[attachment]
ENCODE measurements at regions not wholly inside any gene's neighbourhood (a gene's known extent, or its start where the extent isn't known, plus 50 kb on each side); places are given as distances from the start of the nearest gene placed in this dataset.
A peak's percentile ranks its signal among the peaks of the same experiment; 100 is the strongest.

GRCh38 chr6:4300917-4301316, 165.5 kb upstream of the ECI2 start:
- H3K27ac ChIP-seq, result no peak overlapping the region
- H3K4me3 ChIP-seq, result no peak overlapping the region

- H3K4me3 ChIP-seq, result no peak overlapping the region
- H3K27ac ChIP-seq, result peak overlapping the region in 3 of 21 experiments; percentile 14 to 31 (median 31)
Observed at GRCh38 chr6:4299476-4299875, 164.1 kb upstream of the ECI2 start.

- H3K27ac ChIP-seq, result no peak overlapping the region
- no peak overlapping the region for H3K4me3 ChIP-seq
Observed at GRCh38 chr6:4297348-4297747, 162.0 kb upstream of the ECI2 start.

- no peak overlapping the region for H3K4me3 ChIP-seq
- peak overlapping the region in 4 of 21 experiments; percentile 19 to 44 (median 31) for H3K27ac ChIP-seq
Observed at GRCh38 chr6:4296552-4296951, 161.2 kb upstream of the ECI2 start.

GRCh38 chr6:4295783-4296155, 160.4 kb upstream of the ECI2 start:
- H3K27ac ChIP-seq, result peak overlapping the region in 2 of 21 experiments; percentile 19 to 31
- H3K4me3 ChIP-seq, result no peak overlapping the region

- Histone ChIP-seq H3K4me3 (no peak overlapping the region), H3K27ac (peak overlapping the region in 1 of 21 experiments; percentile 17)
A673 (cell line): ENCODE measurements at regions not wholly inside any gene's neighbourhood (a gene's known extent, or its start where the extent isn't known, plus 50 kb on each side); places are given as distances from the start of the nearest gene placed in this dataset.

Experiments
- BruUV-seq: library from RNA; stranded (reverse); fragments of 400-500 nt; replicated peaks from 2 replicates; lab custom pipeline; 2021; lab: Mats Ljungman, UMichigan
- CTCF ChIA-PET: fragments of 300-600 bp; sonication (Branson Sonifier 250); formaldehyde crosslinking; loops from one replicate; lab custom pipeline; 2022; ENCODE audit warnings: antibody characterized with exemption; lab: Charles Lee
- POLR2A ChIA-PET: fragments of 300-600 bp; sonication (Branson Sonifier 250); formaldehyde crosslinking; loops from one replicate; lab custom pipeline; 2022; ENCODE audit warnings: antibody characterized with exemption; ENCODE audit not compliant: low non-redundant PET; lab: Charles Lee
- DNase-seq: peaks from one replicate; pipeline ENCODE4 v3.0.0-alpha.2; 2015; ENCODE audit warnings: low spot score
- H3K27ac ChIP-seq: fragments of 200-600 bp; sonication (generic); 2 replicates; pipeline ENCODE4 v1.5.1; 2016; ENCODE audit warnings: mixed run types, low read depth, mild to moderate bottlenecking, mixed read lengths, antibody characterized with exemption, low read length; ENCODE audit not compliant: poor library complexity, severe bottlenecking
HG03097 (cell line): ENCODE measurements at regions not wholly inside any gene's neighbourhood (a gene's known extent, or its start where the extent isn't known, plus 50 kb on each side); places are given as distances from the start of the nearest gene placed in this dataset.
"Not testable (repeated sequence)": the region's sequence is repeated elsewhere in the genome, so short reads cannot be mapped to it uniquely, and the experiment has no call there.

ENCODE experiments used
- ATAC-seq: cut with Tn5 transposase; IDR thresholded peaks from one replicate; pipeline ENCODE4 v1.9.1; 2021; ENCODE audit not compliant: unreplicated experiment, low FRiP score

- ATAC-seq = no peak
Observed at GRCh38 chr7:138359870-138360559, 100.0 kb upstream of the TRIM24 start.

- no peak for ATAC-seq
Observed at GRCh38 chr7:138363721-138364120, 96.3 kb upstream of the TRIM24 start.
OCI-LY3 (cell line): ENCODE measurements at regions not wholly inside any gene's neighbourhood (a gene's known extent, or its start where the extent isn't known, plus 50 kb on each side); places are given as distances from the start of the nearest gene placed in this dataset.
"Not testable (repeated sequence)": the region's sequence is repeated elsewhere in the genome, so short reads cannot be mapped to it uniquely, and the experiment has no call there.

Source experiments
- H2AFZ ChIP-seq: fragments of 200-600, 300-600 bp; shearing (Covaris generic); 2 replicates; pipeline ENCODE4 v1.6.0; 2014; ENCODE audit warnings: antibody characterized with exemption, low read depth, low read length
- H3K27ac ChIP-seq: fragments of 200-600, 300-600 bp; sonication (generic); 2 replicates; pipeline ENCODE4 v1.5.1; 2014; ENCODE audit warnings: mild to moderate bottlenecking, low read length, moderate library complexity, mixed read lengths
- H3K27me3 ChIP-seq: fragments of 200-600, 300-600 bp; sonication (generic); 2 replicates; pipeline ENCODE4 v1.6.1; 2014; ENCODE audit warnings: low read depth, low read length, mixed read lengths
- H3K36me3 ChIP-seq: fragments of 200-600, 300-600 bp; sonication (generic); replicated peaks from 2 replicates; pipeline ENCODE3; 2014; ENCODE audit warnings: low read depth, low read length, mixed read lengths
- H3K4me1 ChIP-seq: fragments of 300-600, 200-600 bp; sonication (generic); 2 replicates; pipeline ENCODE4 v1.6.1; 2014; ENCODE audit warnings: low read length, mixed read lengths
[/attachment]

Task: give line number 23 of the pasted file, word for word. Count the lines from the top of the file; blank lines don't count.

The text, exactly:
- POLR2A ChIA-PET: fragments of 300-600 bp; sonication (Branson Sonifier 250); formaldehyde crosslinking; loops from one replicate; lab custom pipeline; 2022; ENCODE audit warnings: antibody characterized with exemption; ENCODE audit not compliant: low non-redundant PET; lab: Charles Lee